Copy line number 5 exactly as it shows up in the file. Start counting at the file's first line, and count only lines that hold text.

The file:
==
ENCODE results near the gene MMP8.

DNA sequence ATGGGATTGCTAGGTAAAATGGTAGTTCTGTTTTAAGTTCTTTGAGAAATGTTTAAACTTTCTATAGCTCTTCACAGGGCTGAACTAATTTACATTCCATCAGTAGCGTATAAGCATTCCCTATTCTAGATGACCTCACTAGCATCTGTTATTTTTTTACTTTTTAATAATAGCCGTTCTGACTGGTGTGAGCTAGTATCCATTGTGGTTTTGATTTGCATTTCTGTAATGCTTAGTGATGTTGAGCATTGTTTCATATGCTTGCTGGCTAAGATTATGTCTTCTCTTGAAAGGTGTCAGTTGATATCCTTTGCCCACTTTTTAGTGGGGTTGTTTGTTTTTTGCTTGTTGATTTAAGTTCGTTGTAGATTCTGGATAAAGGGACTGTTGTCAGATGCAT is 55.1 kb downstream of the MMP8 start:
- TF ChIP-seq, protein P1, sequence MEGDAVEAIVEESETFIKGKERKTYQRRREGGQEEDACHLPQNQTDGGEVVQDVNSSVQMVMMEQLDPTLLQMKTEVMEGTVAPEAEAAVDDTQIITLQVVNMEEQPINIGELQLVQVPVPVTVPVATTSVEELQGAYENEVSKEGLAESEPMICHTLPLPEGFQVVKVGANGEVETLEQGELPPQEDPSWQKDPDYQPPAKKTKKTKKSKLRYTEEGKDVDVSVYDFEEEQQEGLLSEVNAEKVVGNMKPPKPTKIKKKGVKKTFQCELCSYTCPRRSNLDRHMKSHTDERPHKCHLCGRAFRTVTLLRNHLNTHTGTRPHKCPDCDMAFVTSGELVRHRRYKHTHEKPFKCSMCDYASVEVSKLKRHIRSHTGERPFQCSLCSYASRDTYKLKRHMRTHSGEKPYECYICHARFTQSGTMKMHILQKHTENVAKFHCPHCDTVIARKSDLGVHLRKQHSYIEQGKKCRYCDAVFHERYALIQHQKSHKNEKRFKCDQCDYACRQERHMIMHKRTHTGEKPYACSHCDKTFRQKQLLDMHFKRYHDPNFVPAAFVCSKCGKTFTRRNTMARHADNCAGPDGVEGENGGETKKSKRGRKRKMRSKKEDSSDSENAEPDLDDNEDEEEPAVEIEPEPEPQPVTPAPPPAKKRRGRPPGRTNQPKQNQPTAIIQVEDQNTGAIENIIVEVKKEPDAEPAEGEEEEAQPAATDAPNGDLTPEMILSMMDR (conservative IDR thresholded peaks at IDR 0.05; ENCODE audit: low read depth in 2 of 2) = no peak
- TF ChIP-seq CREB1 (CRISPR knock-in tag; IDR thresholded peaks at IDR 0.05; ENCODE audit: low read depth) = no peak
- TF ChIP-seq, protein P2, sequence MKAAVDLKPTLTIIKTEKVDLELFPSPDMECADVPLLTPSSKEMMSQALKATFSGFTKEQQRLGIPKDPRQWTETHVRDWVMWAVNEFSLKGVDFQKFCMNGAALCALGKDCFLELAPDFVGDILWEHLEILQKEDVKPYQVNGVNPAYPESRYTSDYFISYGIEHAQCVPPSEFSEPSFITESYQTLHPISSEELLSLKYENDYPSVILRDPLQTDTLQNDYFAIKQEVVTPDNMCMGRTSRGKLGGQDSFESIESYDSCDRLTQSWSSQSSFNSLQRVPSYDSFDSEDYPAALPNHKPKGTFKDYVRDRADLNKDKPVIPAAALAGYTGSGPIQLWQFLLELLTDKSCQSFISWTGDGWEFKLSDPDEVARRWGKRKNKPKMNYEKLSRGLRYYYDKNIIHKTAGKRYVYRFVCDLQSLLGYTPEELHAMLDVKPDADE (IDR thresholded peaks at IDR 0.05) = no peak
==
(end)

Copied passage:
- TF ChIP-seq, protein P2, sequence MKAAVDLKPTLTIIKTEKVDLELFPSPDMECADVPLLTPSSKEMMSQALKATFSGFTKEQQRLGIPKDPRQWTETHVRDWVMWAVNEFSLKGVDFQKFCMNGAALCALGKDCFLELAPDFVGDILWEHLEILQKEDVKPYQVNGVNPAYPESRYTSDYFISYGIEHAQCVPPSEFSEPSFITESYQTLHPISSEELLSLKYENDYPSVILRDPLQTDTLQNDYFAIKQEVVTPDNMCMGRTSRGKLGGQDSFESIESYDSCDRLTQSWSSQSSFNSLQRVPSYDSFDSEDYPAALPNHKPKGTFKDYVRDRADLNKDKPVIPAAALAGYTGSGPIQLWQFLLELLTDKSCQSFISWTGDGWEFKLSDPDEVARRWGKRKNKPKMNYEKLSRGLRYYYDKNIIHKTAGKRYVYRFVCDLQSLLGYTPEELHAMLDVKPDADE (IDR thresholded peaks at IDR 0.05) = no peak